Was this the one that inspired your site’s ‘zombie’ gimmick on the staff page?
Actually, that gag comes from Zack’s eternal hunger and his foreknowledge that he will one day have to eat our brains.
But we’re not done yet. Oh no, now we’ve got another team doing an interview here! Yep, today we’re talking to PixelStrike Games, a studio known for working on an interesting virtual reality games for devices like the Oculus Rift and Gear VR! They’ve been working on an Asteroids type game called SuperVektoroids, which can be seen in the trailer below:
So, if you’re interested in finding out more about them and their work… keep reading!
Well, you know the drill now. Who are you? What’s the background for the people working at PixelStrike Games?
PixelStrike Games is Damien Labonte (me), the game designer and art/audio guy, and Sina Masoud-Ansari, also the game designer and coder. We are from Vancouver BC, Canada and Auckland, New Zealand (in that order). It’s just the two of us so we have many hats to wear.
And for that matter, how did you get started with video games?
Neither of us have done anything really like true video games. I have some experience with a virtual world for children app, and Sina is a research programmer at the University of Auckland. This is our first serious foray into a true video game.
Any favourites you have from your childhood?
Damien: I remember watching my brothers play Space Duel. Compared to Asteroids, the colours were mesmerizing. I guess I’m a big fan of Color, because when I first saw the NES my brothers brought home, the first NES game I saw was Castlevania, and I remember saying, “Look at the colours!”
Sina: I was about 4 years old when my dad got an IBM 386, so I’ve been a PC gamer my whole life and grew up on Doom, XCOM, Civilization and Ultima games. XCOM is probably my favourite and every few years I get nostalgic about it and start up a new campaign.
Onto game dev next. What inspired you to start up a video game development company?
Damien: I was a big 3D gaming aficionado, as buggy as it was to get working. When the Rift Kickstarter happened, I knew that I wanted to make a VR game. It was destiny! We met on Reddit when I asked if anyone wanted to team up and make a VR game. And Sina answered the call. And we have been working on this game ever since.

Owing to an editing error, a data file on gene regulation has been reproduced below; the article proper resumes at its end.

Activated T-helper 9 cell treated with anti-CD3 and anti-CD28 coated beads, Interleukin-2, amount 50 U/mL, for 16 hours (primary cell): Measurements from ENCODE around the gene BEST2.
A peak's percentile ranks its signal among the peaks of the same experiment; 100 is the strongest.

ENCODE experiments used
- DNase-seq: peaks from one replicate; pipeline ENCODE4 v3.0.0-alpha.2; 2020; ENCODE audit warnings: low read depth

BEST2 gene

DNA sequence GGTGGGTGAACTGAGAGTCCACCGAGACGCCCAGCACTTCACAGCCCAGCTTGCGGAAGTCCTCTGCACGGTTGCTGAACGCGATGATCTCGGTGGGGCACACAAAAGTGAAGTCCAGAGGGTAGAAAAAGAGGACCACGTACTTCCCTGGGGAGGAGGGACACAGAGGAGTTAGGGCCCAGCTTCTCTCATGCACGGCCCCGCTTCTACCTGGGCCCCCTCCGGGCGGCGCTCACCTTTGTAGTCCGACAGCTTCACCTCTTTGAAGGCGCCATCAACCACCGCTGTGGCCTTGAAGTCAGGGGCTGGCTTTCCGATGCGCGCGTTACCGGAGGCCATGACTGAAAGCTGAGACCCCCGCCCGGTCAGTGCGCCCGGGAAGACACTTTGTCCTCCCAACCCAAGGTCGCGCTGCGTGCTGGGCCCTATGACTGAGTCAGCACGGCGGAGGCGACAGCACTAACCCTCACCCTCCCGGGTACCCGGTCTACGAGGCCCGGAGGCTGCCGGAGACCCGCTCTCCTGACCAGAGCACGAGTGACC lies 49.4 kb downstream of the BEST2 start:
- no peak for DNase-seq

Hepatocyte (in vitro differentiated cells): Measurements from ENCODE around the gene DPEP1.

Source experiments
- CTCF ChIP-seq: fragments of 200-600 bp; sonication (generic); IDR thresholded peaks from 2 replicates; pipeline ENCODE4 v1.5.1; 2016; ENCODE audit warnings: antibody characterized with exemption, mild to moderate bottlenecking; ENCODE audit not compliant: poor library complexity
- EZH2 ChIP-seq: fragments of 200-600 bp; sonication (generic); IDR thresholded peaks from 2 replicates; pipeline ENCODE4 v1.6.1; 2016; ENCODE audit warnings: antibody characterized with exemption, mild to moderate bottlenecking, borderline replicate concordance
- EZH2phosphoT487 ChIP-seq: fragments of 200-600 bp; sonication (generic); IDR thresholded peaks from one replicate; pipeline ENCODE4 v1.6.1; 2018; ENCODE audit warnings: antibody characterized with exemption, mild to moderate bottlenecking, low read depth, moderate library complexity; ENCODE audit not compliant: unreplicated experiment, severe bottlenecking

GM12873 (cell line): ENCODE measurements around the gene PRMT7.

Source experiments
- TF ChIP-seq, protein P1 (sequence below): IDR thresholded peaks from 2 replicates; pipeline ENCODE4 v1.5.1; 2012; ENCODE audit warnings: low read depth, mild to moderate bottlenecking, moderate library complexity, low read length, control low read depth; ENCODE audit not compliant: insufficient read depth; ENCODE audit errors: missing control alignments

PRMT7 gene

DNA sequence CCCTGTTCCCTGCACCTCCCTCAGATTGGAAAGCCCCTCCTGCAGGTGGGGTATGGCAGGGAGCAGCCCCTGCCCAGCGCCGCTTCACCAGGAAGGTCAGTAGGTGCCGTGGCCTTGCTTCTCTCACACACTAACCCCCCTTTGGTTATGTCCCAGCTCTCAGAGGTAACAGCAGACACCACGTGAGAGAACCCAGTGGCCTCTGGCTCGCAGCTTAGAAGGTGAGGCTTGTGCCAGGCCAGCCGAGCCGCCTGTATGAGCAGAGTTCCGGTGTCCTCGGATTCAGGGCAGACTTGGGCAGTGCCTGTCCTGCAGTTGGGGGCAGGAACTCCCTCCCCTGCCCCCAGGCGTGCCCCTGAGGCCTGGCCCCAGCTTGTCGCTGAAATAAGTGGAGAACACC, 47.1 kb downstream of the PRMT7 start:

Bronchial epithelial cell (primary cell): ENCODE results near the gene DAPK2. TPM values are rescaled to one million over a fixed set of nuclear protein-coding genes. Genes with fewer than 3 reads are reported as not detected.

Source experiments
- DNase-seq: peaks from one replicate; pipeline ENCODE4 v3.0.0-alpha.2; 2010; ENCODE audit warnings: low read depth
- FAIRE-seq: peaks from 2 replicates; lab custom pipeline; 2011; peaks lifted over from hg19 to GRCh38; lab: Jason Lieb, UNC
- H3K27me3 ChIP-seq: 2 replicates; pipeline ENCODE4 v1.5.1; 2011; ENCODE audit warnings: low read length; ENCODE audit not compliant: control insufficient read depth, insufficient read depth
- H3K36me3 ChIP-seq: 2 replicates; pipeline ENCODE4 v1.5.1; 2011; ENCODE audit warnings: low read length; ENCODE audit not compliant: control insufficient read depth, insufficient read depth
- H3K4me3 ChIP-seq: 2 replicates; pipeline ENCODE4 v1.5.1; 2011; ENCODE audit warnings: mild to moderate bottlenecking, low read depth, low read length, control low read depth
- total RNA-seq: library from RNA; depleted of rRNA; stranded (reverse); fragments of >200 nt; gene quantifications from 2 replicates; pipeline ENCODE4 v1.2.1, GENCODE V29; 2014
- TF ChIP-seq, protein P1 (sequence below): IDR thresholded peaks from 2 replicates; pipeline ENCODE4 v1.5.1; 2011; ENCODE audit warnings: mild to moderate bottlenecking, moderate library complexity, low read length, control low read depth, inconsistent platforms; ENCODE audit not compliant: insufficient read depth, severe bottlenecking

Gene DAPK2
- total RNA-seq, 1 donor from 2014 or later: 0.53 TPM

Sina: For me it was definitely the magic of VR. I was at an NVIDIA conference some years ago when they had demos of the Oculus Rift. This was before the DK2 was available for purchase and I remember feeling like I was in a dream. I raved about it to everyone and started spending time on the Oculus subreddit where I met Damien.
How about the name? Where did Pixel Strike Games come from?
Sina and I futzed around with names for a while. Our original name was going to be Z-Bucket. As in, pass me “ze’ bucket” because of VR motion sickness. Well that was clearly not a great name. Then I saw a video on YouTube showing how Lichtenberg Sculptures are made in glass with electricity, and PixelStrike Games was born.
Did you have any previous game development experience before starting up the company?
Damien: Yes, I was the creative director of a company called Cackleberries, an online game world for young children, basically simple apps for education. I work in Animation now, as a background supervisor.
Sina: None! I remember watching the Indie Game movie and coming away from that with a desire to make something. But never followed through with the idea until I started getting into VR.
Super Vektoroids is an arcade shooter played in VR. So why did you choose that genre? Did you have a lot of memories of the original Asteroids game?
Damien: Space Duel more so, which is really just a clone of the original asteroids with different art. It had an impact on me when I first saw it. I certainly loved visiting the arcade, I suppose one had to use their imagination more back then, maybe that’s what made the games special.
Sina: I did for sure, I have fuzzy memories but I remember playing a lot of Asteroids (or some imitation of it) on PC as a kid. Making Super Vektoroids is kind of my way of showing appreciation for those simple games.
What about the VR aspect? It’s not often developers seemingly start their careers with a VR focused game…
VR just adds a lot to the experience, it’s like 3D on steroids. Seemed like a no-brainer to us.
And how did the name come about for this game? Vektor is pretty obvious, but Vektoroids? What’s the story behind that?
Well it’s a vector art styled game. Where you shoot asteroids. And enemies. And your super of course! Plus, VektorRoids 🙂 I know, we are super clever.
We don’t like to have expectations. If you don’t have expectations, you won’t be disappointed, only pleasantly surprised. So, it was a nice surprise 🙂
The trailer showcases some of the different ships, including one with dual lasers, a few that seem to go at super speed and an extremely small ship among others. Can you give a bit more detail about their specific differences and abilities?